||In June 1938, the whole world watched--or rather, listened on radio--as Joe Louis quickly disposed of Max Schmeling in the first round of a rematch of their bout two years earlier in which Schmeling had defeated Louis in the 12th round. In BEYOND GLORY, David Margolick reconstructs the events and personalities involved, re-creating a rich and colorful boxing world now past. The legendary bouts took place against a background of high national feelings and rising world tensions, just prior to World War II. Both Louis, from the United States, and Schmeling, from Germany, were seen as symbols of their respective home nations. Margolick presents a wealth of examples from the popular media to show how much emotion the general public had invested in the fights and to convey their politically charged context. Margolick traces the boxers' careers leading up to their two encounters, and follows the arc of their lives post-1938, with Louis eventually dying almost broke, and Schmeling a wealthy man. Along the way, Margolick confirms the importance of sports in a nation's culture as he presents a colorful and revealing chapter in 20th-century sports history. A New York Times Notable Book of the Year for 2005.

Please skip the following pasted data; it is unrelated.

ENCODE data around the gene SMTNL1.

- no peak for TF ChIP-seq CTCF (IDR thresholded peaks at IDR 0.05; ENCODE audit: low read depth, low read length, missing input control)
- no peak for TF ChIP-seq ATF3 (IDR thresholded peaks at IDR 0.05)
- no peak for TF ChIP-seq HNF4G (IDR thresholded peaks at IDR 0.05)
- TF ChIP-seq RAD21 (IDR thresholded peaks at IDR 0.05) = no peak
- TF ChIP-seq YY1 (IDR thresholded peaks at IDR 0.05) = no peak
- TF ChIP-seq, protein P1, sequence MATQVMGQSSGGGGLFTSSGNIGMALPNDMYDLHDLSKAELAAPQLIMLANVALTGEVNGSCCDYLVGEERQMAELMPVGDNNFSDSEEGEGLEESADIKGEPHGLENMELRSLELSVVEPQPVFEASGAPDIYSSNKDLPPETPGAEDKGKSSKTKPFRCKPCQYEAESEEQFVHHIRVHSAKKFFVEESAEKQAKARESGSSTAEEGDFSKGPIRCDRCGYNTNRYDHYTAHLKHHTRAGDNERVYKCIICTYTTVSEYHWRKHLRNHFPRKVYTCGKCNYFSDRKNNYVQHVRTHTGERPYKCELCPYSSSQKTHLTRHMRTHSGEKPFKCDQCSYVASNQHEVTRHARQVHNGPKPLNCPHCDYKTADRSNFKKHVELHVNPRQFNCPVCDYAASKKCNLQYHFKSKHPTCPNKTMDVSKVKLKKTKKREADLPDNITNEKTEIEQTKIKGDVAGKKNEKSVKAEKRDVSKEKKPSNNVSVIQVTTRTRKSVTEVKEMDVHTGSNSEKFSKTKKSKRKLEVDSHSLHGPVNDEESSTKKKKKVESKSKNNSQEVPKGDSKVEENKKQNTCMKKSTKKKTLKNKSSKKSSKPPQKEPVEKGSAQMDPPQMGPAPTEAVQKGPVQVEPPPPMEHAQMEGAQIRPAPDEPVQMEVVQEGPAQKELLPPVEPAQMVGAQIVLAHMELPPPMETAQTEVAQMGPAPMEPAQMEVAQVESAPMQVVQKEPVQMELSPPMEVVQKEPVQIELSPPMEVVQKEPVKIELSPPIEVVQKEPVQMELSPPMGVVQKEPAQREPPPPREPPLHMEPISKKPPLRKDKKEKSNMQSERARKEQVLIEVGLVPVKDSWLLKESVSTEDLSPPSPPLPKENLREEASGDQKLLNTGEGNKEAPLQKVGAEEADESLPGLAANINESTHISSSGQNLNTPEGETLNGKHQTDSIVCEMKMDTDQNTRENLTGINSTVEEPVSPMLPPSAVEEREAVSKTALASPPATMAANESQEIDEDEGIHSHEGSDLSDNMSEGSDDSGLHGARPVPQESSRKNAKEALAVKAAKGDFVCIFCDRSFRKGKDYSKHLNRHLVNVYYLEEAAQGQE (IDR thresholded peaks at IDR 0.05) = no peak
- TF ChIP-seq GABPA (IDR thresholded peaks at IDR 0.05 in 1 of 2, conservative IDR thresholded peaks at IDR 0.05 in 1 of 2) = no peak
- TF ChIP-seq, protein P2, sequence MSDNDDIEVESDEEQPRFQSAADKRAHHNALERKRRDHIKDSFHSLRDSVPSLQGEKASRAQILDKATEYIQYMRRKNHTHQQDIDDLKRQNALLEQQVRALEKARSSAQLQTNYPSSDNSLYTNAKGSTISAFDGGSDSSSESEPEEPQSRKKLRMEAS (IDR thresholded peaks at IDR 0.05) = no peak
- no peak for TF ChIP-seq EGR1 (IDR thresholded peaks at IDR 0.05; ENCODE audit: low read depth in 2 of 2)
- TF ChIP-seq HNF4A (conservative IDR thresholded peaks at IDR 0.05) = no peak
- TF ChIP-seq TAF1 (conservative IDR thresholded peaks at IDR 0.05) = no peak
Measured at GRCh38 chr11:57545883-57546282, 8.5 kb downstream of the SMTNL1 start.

|Editors Note 2
||A study of the two boxing competitions between Joe Louis and Max Schmeling, in 1936 and 1938, examines the global significance of the sporting events in terms of a world on the brink of war, tracing the lives and careers of both boxers, as well as the cultural and societal divisions they came to represent. Reprint. 15,000 first printing.